Chapter 14

Relative Risk

(draft of 11/13)

© 2001 Richard A. Muller

Dangers of plutonium vs anthrax

The dangers of plutonium are analyzed in detail in a Lawrence Livermore National Laboratory Report that is available on the web at Here are the key facts:

Plutonium is toxic both because of its chemical effects and because of its radioactivity. The chemical toxicity is similar to that of other "heavy metals" and is not the cause for the widespread fear. The dangers are different for ingestiion and for inhalation.

Ingestion. For acute radiation poisoning, the lethal dose is estimated to be 500 milligrams (mg), i.e. about 1/2 gram. A common poison, cyanide, requires a dose 5 times smaller to cause death: 100 mg. Thus for ingestion, plutonium is very toxic, but five times less toxic than cyanide. There is also a risk of cancer from ingestion, with a lethal doze (1 cancer) for 480 mg.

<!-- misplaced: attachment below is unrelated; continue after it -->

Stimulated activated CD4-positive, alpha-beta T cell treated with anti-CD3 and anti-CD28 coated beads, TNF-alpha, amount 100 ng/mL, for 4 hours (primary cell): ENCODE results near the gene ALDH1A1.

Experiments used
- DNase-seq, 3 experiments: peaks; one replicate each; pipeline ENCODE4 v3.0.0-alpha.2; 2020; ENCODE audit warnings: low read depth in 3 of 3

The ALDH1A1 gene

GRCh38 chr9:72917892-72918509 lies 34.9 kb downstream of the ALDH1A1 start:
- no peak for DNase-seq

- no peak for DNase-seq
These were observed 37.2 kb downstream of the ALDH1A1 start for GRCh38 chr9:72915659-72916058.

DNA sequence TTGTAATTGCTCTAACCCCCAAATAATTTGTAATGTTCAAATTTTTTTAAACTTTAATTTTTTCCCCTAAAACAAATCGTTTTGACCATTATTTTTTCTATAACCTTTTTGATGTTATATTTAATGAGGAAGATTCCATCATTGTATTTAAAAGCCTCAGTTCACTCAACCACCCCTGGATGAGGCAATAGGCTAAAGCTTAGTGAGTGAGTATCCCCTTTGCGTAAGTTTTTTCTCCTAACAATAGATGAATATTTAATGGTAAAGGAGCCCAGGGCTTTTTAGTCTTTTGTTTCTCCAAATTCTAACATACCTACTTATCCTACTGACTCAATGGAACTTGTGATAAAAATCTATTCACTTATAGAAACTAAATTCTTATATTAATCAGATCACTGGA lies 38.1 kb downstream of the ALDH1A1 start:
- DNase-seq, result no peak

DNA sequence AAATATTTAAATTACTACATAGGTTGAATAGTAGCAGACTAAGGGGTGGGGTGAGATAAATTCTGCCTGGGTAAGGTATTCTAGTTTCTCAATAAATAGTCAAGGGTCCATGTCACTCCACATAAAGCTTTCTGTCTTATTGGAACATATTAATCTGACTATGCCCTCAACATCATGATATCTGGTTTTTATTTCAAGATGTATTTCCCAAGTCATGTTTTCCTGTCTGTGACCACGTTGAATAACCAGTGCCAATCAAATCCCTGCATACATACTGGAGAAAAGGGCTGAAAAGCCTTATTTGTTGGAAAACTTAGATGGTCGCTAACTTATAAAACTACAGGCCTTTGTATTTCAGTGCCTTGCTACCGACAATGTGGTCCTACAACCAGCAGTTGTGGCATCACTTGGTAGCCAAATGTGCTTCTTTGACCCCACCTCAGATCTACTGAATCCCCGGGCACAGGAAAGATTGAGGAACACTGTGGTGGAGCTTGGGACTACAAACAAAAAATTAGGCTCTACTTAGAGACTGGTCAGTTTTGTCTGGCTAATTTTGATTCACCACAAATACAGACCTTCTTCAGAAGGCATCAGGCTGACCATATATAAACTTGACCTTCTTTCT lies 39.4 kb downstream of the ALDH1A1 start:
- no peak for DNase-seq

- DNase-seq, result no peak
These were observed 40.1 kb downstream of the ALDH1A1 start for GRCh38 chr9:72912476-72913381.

Inhalation. For inhalation, the plutonium can cause death within a month (from pulmonary fibrosis or pulmonary edema); that requires 20 mg inhaled. To cause cancer with high probability, the amount that must be inhaled is 0.08 mg = 80 micrograms. The lethal dose for botulism toxin is 0.070 micrograms = 70 nanograms, a factor of

How easy is it to breathe in 0.08 mg = 80 micrograms? To get to the critical part of the lungs, the particle must be no larger than about 3 microns. A particle of that size has a mass of about 0.140 micrograms. To get to a dose of 80 micrograms requires 80/0.14 = 560 particles.

In contrast, the lethal dose for anthrax is estimated to be 10,000 particles of a similar size.

Botulism: 70 nanograms, injested, is the lethal dose. 100 micrograms per kilogram? 100 ng per human? I have a reference: ref: John S. Urbanetti M.D., FRCP

who says the inhaled LD50 is 3 ng.